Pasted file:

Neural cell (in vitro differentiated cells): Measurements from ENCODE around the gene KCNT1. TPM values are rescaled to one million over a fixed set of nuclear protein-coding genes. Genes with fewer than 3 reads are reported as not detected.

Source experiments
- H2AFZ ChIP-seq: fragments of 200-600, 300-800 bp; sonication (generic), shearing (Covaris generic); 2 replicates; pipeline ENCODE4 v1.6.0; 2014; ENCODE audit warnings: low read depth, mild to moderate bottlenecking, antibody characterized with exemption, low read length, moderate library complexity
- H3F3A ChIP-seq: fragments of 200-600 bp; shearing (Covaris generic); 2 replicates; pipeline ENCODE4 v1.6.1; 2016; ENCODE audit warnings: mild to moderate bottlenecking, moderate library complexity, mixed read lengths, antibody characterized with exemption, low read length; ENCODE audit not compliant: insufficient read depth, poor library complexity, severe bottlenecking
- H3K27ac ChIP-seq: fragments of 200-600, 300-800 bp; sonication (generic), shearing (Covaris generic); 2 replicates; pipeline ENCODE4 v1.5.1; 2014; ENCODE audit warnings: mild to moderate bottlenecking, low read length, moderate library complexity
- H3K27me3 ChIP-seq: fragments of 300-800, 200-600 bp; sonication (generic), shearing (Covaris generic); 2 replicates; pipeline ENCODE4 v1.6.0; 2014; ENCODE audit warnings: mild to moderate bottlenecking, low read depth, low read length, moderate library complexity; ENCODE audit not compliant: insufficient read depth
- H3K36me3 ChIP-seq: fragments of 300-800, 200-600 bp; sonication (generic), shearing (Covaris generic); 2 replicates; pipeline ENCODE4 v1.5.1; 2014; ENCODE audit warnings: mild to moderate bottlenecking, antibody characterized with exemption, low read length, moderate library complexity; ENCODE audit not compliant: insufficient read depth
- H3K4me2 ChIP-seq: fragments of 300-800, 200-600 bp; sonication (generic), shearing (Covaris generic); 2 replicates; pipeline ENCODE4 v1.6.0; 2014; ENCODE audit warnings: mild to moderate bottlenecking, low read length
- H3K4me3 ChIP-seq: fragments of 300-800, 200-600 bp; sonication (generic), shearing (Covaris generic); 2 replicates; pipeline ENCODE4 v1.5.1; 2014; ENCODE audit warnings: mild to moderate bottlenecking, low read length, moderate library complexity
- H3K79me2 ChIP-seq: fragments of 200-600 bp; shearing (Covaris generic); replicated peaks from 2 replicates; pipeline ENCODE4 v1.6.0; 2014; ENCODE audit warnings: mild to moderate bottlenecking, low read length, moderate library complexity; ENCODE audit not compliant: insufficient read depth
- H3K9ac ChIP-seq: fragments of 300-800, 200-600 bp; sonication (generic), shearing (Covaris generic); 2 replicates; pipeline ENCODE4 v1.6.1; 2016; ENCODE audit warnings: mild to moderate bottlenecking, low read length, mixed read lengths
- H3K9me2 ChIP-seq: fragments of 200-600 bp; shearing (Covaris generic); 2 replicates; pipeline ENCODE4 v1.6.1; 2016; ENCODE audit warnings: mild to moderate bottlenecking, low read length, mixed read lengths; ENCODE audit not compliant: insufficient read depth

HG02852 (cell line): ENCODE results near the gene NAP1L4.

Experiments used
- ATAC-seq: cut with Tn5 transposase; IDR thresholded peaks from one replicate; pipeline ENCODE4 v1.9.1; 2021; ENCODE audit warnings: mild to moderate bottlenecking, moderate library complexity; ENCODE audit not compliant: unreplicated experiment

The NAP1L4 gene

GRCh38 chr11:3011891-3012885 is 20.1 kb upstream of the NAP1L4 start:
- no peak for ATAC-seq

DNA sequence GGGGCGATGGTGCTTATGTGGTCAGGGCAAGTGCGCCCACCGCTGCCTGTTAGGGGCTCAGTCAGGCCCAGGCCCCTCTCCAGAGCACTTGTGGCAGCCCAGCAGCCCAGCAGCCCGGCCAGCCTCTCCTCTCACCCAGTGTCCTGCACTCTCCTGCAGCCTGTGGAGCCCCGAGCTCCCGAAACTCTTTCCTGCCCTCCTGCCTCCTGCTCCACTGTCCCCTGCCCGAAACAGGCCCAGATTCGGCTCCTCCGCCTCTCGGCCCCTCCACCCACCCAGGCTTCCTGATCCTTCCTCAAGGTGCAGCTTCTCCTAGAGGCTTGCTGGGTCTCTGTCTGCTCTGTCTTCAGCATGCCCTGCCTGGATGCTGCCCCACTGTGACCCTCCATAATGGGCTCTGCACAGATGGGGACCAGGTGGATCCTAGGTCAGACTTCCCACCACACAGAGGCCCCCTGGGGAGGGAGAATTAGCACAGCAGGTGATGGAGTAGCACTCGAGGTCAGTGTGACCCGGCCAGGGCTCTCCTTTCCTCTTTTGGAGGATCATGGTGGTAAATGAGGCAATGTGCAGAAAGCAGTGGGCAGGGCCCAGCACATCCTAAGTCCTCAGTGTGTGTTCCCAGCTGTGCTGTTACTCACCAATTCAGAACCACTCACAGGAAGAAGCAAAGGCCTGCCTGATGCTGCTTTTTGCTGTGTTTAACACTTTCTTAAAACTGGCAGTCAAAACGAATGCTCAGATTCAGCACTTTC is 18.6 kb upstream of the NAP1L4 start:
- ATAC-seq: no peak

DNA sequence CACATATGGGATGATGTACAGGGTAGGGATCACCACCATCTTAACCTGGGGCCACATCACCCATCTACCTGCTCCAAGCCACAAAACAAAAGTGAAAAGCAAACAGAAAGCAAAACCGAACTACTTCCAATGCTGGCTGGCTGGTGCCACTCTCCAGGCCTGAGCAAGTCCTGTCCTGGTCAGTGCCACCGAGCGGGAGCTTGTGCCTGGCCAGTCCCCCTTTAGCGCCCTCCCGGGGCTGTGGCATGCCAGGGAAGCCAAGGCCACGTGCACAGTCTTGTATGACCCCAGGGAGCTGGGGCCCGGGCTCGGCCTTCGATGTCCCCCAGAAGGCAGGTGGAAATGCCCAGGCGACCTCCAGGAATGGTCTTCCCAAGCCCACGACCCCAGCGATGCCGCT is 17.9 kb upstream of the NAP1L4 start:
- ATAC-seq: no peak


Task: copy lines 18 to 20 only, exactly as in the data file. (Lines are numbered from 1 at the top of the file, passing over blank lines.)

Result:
- no peak for ATAC-seq

DNA sequence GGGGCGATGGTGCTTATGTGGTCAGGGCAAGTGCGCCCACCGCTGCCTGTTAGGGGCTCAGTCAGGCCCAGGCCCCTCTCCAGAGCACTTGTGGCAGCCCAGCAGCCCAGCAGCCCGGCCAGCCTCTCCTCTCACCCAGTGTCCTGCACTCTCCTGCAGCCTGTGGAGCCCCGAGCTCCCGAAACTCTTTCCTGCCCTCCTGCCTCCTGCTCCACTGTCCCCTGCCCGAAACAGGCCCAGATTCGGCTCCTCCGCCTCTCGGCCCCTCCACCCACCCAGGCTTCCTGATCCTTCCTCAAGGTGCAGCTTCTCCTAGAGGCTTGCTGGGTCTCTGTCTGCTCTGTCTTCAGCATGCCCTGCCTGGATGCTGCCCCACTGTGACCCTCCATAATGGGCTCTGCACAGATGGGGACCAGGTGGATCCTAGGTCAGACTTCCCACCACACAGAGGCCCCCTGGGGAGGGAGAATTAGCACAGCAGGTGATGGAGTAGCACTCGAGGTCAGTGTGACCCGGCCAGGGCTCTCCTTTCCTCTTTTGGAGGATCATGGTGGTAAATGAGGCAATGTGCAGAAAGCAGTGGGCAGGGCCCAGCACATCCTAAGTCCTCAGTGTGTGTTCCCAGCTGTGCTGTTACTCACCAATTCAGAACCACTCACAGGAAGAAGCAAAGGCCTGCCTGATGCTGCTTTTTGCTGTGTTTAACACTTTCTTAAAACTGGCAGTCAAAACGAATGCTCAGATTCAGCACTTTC is 18.6 kb upstream of the NAP1L4 start:
- ATAC-seq: no peak